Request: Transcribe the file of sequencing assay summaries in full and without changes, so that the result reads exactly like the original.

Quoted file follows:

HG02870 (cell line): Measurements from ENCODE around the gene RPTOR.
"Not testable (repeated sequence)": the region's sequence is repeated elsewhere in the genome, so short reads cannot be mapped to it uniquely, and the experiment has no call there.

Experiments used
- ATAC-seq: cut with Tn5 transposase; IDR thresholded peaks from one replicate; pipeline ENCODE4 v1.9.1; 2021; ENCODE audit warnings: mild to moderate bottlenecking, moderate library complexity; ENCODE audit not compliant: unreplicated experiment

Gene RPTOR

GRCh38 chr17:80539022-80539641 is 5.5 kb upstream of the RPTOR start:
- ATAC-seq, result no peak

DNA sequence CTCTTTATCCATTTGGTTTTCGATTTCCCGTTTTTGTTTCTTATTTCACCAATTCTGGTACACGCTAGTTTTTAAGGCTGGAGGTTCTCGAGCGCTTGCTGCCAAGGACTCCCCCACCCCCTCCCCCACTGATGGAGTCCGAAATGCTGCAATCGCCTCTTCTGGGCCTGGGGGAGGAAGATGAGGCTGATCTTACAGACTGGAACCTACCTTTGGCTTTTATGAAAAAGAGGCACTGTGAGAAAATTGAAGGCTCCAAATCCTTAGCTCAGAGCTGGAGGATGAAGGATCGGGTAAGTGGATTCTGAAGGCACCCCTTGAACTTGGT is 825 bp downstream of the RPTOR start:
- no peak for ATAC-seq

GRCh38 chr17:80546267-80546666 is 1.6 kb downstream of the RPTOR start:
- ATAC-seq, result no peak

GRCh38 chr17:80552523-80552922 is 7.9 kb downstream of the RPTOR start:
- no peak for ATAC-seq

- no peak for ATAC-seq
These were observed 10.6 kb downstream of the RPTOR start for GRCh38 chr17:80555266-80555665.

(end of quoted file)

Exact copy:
HG02870 (cell line): Measurements from ENCODE around the gene RPTOR.
"Not testable (repeated sequence)": the region's sequence is repeated elsewhere in the genome, so short reads cannot be mapped to it uniquely, and the experiment has no call there.

Experiments used
- ATAC-seq: cut with Tn5 transposase; IDR thresholded peaks from one replicate; pipeline ENCODE4 v1.9.1; 2021; ENCODE audit warnings: mild to moderate bottlenecking, moderate library complexity; ENCODE audit not compliant: unreplicated experiment

Gene RPTOR

GRCh38 chr17:80539022-80539641 is 5.5 kb upstream of the RPTOR start:
- ATAC-seq, result no peak

DNA sequence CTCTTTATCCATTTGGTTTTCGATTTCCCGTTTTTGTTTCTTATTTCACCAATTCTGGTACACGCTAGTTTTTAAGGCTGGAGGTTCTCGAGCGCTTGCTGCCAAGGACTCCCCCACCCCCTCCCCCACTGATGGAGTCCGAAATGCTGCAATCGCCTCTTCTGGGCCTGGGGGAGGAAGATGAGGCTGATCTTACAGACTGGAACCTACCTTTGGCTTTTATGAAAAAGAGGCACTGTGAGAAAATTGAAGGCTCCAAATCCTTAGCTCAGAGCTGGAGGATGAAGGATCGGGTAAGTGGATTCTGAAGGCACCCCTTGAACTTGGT is 825 bp downstream of the RPTOR start:
- no peak for ATAC-seq

GRCh38 chr17:80546267-80546666 is 1.6 kb downstream of the RPTOR start:
- ATAC-seq, result no peak

GRCh38 chr17:80552523-80552922 is 7.9 kb downstream of the RPTOR start:
- no peak for ATAC-seq

- no peak for ATAC-seq
These were observed 10.6 kb downstream of the RPTOR start for GRCh38 chr17:80555266-80555665.